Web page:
- Alcee Hastings
- Barack Obama
- Bill Posey
- Bobby Powell
- Byron Donalds
- Carlos Gimenez
- Chuck Schumer
- Daniel Webster
- Debbie Wasserman Schultz
- Donald Trump
- Florida Delegation
- Frederica Wilson
- Greg Steube
- Joe Biden
- Kamala Harris
- Kat Cammack
- Marco Rubio
- Matt Gaetz
- monoclonal antibody drugs
- Nancy Pelosi
- Rick Scott
- Ted Deutch
Dealmakers in the White House, Senate and House will determine if the first federal shutdown of President Joe Biden’s administration happens this week. But portions of the budget received broad support in Congress even as questions on raising the debt ceiling stretch close to an end-of-September deadline.
For example, delegation members of both sides of the aisle found plenty to celebrate in the National Defense Authorization Act that cleared the House late last week on a 316-113 vote.
Miami Republican Rep. Maria Elvira Salazar fought to get two bills she introduced included. The Expanding Contracting Opportunities for Small Businesses Act, which raises sole source contracting thresholds by $3 million for veteran-, women- and minority-owned businesses and those working in disadvantaged areas, and the REEF Act, which incentivizes using retired Navy ships for artificial reefs, both made it as amendments to the defense budget.
“Small businesses are the backbone of our economy, creating jobs and providing opportunities for success for everyone. Sadly, entrepreneurs faced many challenges during the COVID-19 pandemic, and they need support to recover,” Salazar said. “Increasing sole source contracting caps will level the playing field and provide expanded opportunities for our small business contractors. Since coming to Congress, I’ve made it my mission to secure new opportunities for small businesses to contract with the federal government, and it is an honor to be able to deliver on this promise.”
Rep. Kathy Castor celebrated funding she championed for medical care for veterans that made it into the final bill passed by the House. “Funding that I championed for special operations forces also is contained in the bill, including an increase in funding to mitigate undiagnosed, untreated traumatic brain injuries and post-traumatic stress disorder,” the Tampa Democrat said. “The NDAA will also invest in the Joint MISO WebOps Center (JMWC), which I visited earlier this year at MacDill (Air Force Base), to help modernize their work in the global information space.”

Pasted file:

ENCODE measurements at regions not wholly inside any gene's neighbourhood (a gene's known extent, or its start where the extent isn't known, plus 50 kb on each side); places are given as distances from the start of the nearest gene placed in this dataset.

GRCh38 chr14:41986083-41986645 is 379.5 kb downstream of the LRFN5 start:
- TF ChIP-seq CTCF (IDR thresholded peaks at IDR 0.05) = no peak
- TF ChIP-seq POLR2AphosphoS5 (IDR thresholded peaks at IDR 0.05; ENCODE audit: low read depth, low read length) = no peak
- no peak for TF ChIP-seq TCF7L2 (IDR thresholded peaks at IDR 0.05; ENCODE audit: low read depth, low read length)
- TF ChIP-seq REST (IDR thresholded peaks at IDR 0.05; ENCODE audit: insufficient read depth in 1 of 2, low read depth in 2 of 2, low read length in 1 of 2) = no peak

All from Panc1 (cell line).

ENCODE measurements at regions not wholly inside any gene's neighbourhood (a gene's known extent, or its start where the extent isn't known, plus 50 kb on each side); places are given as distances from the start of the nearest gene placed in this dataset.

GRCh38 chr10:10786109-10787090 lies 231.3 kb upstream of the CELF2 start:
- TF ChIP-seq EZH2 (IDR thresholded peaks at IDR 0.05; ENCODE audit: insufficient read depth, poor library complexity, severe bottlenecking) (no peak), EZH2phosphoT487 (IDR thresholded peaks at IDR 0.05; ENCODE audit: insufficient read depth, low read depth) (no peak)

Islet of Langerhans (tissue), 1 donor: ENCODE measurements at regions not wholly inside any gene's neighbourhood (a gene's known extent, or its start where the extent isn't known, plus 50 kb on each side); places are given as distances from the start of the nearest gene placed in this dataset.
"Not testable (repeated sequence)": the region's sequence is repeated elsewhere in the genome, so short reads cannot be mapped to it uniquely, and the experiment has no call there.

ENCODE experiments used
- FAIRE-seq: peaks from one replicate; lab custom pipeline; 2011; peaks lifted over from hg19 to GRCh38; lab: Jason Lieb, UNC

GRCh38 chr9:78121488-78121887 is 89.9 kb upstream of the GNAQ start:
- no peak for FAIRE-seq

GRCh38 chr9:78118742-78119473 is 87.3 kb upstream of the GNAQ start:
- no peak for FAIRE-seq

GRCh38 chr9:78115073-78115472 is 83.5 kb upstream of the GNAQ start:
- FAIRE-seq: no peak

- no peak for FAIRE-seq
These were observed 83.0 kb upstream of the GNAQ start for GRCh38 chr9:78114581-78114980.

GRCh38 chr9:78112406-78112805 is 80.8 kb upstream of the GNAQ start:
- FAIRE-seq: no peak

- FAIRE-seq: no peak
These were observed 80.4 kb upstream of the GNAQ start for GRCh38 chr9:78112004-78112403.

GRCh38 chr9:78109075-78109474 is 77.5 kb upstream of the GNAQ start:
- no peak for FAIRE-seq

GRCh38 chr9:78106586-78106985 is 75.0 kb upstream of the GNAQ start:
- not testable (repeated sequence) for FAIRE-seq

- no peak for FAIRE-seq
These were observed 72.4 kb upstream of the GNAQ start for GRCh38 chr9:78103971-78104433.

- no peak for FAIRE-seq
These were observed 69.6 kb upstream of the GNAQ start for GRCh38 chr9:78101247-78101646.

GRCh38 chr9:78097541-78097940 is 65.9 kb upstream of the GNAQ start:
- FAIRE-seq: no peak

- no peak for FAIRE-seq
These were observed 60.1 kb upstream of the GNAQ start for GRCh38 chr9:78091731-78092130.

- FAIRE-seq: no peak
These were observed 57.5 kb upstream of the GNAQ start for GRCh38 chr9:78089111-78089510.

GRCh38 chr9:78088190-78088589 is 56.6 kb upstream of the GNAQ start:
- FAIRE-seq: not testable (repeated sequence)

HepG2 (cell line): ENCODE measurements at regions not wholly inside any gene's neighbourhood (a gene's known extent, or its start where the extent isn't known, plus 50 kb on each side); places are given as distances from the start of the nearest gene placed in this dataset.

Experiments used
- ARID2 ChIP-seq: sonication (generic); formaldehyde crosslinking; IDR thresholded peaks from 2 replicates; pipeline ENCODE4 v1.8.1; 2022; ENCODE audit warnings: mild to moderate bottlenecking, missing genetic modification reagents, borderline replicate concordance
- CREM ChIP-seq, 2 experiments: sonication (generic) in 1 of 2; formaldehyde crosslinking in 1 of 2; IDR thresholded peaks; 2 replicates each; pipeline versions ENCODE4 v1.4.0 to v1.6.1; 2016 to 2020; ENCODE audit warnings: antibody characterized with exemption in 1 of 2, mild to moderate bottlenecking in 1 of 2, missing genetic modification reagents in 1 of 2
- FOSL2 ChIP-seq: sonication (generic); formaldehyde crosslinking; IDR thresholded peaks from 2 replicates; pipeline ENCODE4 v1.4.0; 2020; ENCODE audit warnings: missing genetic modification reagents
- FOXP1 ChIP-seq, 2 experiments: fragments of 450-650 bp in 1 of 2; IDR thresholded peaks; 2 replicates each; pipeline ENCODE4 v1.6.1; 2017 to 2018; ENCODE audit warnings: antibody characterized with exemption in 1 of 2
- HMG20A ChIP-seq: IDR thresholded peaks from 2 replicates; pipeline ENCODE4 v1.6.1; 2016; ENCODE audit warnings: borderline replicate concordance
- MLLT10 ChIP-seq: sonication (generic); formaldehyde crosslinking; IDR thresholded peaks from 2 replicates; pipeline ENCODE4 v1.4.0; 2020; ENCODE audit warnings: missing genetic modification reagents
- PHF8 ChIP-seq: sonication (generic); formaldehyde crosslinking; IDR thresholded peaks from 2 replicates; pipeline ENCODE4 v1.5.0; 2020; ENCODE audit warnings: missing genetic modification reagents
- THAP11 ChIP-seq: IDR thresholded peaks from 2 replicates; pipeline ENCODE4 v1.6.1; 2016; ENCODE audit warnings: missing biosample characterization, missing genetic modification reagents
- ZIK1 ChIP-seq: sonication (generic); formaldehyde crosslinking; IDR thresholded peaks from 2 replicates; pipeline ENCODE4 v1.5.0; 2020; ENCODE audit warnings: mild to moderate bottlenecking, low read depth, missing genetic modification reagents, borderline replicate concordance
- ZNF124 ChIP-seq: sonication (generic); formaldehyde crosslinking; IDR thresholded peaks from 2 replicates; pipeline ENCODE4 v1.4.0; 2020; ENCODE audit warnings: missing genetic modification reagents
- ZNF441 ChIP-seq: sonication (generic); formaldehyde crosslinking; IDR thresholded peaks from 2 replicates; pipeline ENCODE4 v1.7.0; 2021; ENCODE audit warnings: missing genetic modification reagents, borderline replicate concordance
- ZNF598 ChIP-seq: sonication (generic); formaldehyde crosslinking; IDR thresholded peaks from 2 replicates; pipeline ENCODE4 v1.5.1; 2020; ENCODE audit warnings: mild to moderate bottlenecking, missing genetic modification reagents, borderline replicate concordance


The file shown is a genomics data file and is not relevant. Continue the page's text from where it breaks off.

And Rep. Gus Bilirakis, a Palm Harbor Republican, worked in three provisions originated within his office into the final bill. Two involve burn pits, with one focused on medical training and the other seeking alternatives to the hazardous waste destruction system, while a third devotes resources to fighting Boko Haram in Nigeria.
“We still have a long way to go as it relates to ensuring Veterans exposed to burn pits have access to the care and benefits they have earned, and we must keep pushing our TEAM Act which will achieve that moral imperative,” he said. “ … Additionally, while I was disappointed that my efforts to address the issue of concurrent receipt were not accepted as part of NDAA, the overall package will strengthen our nation’s military readiness and provide well-deserved increases for military families.”
Still, a half dozen delegation members voted nay on the NDAA, including Republicans John Rutherford, Bill Posey, Daniel Webster, Greg Steube, Brian Mast and Byron Donalds.
And everything budget-wise hinges on whether the Senate can pull together 50 votes on a vote to suspend the debt limit. The White House has met regularly over the last week with moderate Democrats in the House and Senate, including Winter Park Democratic Rep. Stephanie Murphy, to reach a deal.
But Florida’s all-Republican Senate delegation seems to be sitting the discussion out along with the entire GOP caucus.
Everything must be ready for a vote and to the President’s desk by midnight Thursday to avert a temporary shutdown of the federal government. And that means agreeing on a massive infrastructure net and substantial changes to the tax code, making fiscal hawks balk.